own growth, and lye so conveniently within them selves, that
they need no outward support. She loves humility in others as
much as she hates it in herself; and endures nothing with more
impatience than to miss of it anywhere but at home. Her
original sin is the same with the Devil's, pride and arrogance;
and she derives it rather from his fall, than the fall of Man.
She has a strong faith in her own superabundant merits, and
treats all people as if they were to be saved by them. She agrees
with the Devil most exadfly hoth in the doftrine and discipline
of pride and insolence, according to the custom of the most
ancient and primitive times of his apostasy. She is a secular
IVhore of Babylon, and believes herself to be as good a woman
as Pope Joan, no disparagement. She is very conscientious in
one thing, and that is in keepiqg of state and distance; for
happy are they that never come near her, or are soon deliver'd
from her ; for there is nothing tolerable of her, but that she is
vain and perishable. Her mind is swell'd with a. tympany of
vicious humours, that render he;- a monster of a kind, that
Nature never purpos'd, nor design'd. Sh is cloath'd in jewels,
but they all look upon her as if they were ill set, and were the
very same with that which ^Esop's cock found in a dunghil.

250



A PUBLICAN



A PUBLICAN

IS as able a sinner, as any of his forefathers the "J ewes was,
under the Devil. He pretends the kings pressing occasions,
when he exafts, and grates upon the people, and the people's
pressing wants, while he delays, and endeavours to defraud the
icing: and very artificuly makes both cheates confederate to
relieve one another by turns, and support him in the abuse of
both king and people too. He finds that the public money is
like a common woman, which every man may make free use of,
that can get her in his hands, and that when he can keep her
no longer, it will be time enough to part with her, and before
too soon. If he took no more than his allowance, he would
gain nothing by his delays; but he has a chymical trick of
projei^lion to multiply it by putting it out, as the eel-bouts in
the Thames are more than maintaind by the growth of the eels,
when they lie upon their hands, and will not go off at a con-
siderable rate. As soon as he receives the public money he lets
it out to the bankers, like a common hackney, to earn more:
for nothing breeds money like money ; and when it is well
husbanded, and lights in a fruitful soil, yields a very great increase,
as all seeds multiply their own kind. When he has receiv'd
money and given a discharge for it, if the acquittance happens
to be lost (as among so many some cannot but miscarry) he
demands it again, and pretending his own forgetfulness makes
them pay it over again for theirs; for which purpose he keeps
several books, that if one be crost, like a christian, and will not
bear false witness, he may have another ready, in which his own
hand will not like Sodom and Gomorha^ rise up in judgment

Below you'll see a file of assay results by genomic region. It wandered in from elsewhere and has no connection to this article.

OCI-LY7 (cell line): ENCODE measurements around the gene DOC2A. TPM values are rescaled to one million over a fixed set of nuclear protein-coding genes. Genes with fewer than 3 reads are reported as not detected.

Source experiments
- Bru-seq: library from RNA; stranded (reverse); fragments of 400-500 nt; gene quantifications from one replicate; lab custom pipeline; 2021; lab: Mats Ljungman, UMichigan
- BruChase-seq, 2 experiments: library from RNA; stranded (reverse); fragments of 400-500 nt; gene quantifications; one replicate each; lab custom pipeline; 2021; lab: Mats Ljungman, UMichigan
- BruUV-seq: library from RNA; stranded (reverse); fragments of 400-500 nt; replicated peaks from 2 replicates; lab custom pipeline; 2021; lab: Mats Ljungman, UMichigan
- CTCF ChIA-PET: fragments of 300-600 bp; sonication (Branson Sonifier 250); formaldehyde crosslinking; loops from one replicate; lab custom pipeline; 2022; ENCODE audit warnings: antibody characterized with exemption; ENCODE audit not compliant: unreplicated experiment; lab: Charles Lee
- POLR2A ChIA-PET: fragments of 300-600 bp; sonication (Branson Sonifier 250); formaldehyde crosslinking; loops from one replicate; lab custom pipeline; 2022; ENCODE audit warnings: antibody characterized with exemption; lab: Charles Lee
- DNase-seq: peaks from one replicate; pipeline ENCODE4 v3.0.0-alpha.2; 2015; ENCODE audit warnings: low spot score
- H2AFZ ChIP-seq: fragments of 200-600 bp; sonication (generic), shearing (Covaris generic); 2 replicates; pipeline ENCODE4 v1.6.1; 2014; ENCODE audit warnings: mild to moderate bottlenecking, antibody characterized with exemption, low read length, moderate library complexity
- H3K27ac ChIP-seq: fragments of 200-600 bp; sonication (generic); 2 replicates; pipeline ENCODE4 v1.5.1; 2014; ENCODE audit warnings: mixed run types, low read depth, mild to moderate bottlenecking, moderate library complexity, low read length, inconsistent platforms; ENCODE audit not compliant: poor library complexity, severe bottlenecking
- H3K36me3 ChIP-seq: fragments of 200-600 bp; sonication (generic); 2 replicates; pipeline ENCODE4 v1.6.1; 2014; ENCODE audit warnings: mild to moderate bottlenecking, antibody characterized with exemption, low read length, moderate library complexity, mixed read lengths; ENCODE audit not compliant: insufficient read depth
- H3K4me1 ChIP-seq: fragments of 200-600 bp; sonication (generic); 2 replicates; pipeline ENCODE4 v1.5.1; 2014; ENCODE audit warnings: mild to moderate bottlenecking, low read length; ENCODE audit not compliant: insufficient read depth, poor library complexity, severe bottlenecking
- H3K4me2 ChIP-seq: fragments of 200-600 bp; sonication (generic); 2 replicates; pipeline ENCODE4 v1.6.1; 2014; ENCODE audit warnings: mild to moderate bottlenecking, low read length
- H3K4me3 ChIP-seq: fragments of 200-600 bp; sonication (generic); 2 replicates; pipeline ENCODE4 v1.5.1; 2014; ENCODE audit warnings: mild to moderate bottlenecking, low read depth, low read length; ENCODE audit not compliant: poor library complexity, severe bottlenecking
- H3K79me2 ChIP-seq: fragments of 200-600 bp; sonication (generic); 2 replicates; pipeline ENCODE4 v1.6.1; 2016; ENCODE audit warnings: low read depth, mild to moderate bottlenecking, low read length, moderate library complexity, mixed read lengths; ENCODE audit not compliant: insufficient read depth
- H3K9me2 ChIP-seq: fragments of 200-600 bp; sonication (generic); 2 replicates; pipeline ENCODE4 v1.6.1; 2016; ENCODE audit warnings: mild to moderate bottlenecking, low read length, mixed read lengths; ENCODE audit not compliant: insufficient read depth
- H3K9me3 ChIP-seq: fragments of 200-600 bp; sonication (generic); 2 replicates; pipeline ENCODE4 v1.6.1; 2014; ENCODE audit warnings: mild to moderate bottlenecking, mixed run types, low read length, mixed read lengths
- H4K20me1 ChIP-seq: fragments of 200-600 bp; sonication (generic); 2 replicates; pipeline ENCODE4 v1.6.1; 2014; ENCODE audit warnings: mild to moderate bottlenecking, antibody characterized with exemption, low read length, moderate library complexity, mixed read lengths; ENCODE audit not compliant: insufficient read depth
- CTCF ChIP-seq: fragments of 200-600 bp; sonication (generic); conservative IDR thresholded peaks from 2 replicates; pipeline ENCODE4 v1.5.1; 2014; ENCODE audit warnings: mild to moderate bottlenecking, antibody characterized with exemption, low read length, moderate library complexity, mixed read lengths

against him. He understands the law as learnedly as one that
has been thrice in Newgate^ and mooted in his own case. He
has a slight to pass the ordeal trial bareheaded, and comes off
without tlie least visible singe to appear against him the next
time. He cures the kings-evil by wearing his money about his
neck, and finds it the only preservative against all hard swellings
thereabout.

251



CHARACTERS



A QUARELLER

PICKS a quarrel, as a cutpurse does a pocket, to rob a man
of his reputation, and get it to himself. He is a false
interpreter of another man's words and adtions, and wrests
them always against sense and himself, expounds them against
their true meaning to his own injury, and picks a quarrel with
himself, as many things are made witty by the apprehenders,
that were never meant so by them that spoke them. He sets
so great a value upon himself, that no man is able to come up
to it ; and therefore whatsoever is said or done to him he
expounds as an undervaluing and disparagement of his high and
mighty merits. He interprets everything, not as he is pleas'd,
but as he is displeas'd, and does not take, but snaps occasion,
before it is ofFer'd him. The more his adversary gives way to
his heat, the more adverse he is to pacification ; and the more
intercession is us'd, the more violently he prosecutes his
pretences. He shews his antagonist the length of his tongue,
as a dog, when he quarrels, does the length of his teeth ; but
forbears to commit any aft of open hostility, unless he finds he
has the advantage, and is sure of present accomodation. He is
as jealous of his honour as if it had plai'd false with him, and
were no better than it should be ; or were so ticklish, that it
will not endure to be touch'd ever so gently. He is so tender
and nice of his reputation, as if it were sore and so full of pain,
that it is impatient of anything that comes near it. He stands
upon his punftilios, as if he were embassador from some foreign
prince, and were to answer and make good every sample of his
honour, whom he represents, with his life. If the enemy be
formidable he is very cautious of proceeding to the lye, which
is alway the signal of giving battle, otherwise the sooner the
better ; for he that calls Son of a whore first is eldest hand, and
has the advantage, in all equal chances, of the encounter. He
complains much of a strange face, and can no more endure it than
a cur can a stranger, but always quarrels at first sight, as the
ancient Latins call'd strangers and enemies by the same name.
His pundilios of honour are as subtle as the point of his sword,

252



A QUARELLER

which he disputes them with ; and he will rather be run through
with the one than suffer the other to be contrould. He is an
espouser of quarrels, and will marry any living thing that lights
in his way.



A ROOK

IS an under-gamester, that frequents ordinaries, where dice
are cast, as other rooks do fields, where corn is sown.
There goes a great deal of art and Science to render a man
compleat in his calling, that is able by cunning observation of
the running of the dice to lay his wager judiciously on the race,